Kodak surprised quite a few people at PMA with a new
version of their 35mm based full frame digital camera.
The original Pro 14n had a love/hate relationship with
most users and seldom generated mixed feelings. For studio
or controlled lighting situations, the Pro 14n was hard
to beat in image quality.
The drawbacks were the need to keep the ISO settings
low to avoid noise problems, and a sometimes inaccurate
lens optimization system. ISO settings above 200 were
generally considered too noisy and the
problem with lenses ranged from hue shift with some zooms
and primes, and the much noted red spot that showed up
in lenses such as the 85mm.
The new camera is essentially the same system with a
replacement for the sensor. While still using a third
party CMOS 14MP sensor, virtually everything outside
of form factor and resolution has changed. The new sensor
uses High Performance-Low Noise (HPLN) technology. This,
along with improvements to the manufacturing process,
a new symmetric pixel design, and analog sensor architecture
have resulted in a imager with greatly improved image
quality, especially at higher ISO settings.
There is also a new IR absorption filter to replace
the dichroic one used in the original 14n. This has virtually
eliminated the magenta flare typical at the edges of
bright subjects. The other advantage to the new filter
is improved performance under tungsten lighting conditions.
The symmetric pixel layout has eliminated the hue shift
seen with the original 14n, and has also removed the
need to have lens optimization tables.
Finally, Kodak has improved the power management and
battery life with the SLR/n. Now, the camera has a sleep
mode which greatly reduces power consumption over the
original 14n, and has reduced the time to go into ready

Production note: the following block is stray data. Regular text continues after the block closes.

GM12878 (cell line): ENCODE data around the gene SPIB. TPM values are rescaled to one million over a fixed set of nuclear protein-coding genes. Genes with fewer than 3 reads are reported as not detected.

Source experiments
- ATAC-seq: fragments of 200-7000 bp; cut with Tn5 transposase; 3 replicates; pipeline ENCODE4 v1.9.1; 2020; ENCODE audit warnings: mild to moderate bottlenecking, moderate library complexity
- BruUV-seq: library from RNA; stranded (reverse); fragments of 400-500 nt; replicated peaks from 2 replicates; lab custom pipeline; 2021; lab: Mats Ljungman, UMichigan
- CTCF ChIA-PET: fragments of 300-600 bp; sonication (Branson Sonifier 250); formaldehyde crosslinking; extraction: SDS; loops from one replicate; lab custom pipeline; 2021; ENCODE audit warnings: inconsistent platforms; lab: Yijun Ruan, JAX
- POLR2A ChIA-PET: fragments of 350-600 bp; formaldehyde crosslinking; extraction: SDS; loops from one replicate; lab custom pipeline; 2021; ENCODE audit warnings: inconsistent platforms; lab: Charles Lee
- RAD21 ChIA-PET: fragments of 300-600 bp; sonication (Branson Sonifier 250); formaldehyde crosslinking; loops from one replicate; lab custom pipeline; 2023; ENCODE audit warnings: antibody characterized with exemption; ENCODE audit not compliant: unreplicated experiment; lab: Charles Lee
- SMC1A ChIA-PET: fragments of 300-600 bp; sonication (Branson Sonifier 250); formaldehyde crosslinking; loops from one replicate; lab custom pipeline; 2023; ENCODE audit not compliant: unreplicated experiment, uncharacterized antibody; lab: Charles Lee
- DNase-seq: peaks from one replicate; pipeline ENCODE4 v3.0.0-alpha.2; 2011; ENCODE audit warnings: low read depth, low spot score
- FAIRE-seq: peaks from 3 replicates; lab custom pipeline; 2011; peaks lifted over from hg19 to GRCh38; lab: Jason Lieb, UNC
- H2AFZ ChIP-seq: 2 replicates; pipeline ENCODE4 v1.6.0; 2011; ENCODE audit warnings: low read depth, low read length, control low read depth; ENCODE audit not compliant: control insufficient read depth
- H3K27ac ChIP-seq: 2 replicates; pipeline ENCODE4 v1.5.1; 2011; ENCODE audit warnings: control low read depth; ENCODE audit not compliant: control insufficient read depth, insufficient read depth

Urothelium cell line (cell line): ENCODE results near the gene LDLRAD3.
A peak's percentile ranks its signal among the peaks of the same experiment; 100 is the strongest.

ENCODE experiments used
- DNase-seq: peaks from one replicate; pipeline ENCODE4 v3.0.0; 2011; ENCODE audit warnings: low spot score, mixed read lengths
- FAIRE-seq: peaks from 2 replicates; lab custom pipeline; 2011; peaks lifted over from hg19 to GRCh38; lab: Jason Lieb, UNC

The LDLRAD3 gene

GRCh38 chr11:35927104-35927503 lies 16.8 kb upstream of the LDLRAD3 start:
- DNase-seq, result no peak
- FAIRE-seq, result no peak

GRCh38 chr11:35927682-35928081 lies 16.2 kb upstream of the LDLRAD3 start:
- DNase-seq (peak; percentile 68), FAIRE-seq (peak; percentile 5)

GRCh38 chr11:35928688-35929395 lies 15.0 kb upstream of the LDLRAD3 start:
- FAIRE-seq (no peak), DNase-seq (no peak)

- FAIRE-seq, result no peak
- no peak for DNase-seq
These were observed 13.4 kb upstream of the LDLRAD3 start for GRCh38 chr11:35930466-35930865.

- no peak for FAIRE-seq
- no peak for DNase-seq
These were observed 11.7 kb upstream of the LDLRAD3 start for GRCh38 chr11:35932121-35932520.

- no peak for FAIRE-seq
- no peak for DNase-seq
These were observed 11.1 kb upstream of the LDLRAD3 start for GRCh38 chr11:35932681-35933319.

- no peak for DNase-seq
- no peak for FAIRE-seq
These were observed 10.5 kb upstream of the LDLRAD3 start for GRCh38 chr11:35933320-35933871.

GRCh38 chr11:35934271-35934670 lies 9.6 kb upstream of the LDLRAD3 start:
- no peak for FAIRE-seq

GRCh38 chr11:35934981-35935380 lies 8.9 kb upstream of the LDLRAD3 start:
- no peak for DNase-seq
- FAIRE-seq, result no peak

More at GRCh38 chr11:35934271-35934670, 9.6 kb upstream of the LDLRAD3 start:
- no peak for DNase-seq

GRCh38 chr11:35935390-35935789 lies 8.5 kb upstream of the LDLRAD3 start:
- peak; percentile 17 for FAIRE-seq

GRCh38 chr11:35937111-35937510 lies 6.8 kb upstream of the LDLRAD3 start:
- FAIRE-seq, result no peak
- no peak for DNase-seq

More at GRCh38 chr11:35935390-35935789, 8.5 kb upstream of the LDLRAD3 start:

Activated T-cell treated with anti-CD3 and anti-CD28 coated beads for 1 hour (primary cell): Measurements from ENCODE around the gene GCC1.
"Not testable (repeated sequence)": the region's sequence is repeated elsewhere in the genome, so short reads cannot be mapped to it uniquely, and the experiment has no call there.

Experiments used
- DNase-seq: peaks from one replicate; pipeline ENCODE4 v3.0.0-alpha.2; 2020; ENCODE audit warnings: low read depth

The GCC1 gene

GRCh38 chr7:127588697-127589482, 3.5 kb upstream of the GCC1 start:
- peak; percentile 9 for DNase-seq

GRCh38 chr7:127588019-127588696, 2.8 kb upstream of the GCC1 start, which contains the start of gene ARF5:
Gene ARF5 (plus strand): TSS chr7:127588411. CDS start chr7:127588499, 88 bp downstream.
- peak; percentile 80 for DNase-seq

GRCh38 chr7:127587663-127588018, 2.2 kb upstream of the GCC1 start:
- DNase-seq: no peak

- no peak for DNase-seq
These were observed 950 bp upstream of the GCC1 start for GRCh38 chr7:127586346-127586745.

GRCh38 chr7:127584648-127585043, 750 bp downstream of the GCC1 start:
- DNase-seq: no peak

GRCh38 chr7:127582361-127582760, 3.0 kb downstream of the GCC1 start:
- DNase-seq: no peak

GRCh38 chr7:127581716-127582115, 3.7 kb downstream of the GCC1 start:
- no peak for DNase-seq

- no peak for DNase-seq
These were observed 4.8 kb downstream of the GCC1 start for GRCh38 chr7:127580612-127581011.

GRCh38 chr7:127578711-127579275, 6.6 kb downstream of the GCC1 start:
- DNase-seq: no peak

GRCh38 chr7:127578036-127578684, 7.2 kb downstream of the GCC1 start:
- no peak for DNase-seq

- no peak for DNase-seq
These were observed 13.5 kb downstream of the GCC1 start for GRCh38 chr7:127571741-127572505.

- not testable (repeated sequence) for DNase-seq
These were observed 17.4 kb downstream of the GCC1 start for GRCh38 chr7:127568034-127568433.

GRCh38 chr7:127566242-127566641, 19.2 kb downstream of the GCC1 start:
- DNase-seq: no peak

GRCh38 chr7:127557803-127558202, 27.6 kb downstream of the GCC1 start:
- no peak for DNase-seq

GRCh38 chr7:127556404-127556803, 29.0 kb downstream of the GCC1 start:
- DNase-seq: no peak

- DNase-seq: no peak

Changes in ISO settings
The SLR/n now uses ISO 6 to 1600. The base setting is
ISO 160. In my work with a pre-release version of the
14nx, I found that this new base setting provided exceptionally
clean files, certainly on par with the earlier model
at ISO 80. I have very good results with all exposure
settings up to 1250. ISO 1600 is certainly usable,
but will require a fairly high level of noise reduction.
Check the sample below:
All photos are taken with a pre-release version of
the new Kodak 14nx. This is the upgraded sensor version
for existing owners of the 14n
photos were shot as DCR. In Photodesk, I converted
to Product Look for a more neutral balance. Files were
then opened in Photoshop CS as 16bit TIFF, cropped
and converted to 8-bit. Files were then saved as
JPEG level 10 with sRGB color space.
6 | 30sec | f32
6 | 15sec | f32
1600 | 1/15| f22
1250| 1/15| f22
800| 1/8| f22
400| 1/4| f22
For ISO setting from 6 through
50, you’ll need
to go into the camera’s “Longer” mode.
In this mode, you set the exposure time through
menu options, up to a maximum of 60 seconds. As
seen from the sample on my website, ISO 6 at 30
exceptionally clean files.
Kodak has added a new Expert noise reduction mode
to PhotoDesk, the included processing application.
mode is automatically enabled at ISO 400 and higher,
and does a very nice – comparable to Noise Ninja – job.
In addition, Adobe has recently released an update
to Adobe Capture Raw that works in Photoshop CS
full support for the new Kodak files.
Kodak is offering
an upgrade path for original 14n owners as well. In
a first for the camera industry, you can
send your 14n to Kodak, along with $1,495. Kodak will
return your body to you reincarnated as a 14nx. The only
differences between the SLR/n and the 14nx are a flash
card door – the new camera has a led light on the
door to enable you to see if the card is being written
to, and the power management features. If you need to
upgrade your memory buffer at the same time, Kodak will
charge $300 to bring you up to 512MB. This will increase
your buffer to about 19 shots, up from less than 10 with
the original 256MB.
With the changes
made in the new SLR/n, Kodak has taken a large step
back towards credibility and is now offering
a camera that meets the needs of most users. It’s
not a sports/high action camera, but if optimum image
quality are the key criteria, you’ll be very happy
with this body. Personally? My 14n is already on the
way back to Kodak for an upgrade.
The SLR/n retails for $4995 and is shipping now. Upgrades
from the 14n are $1495 and will be available mid March.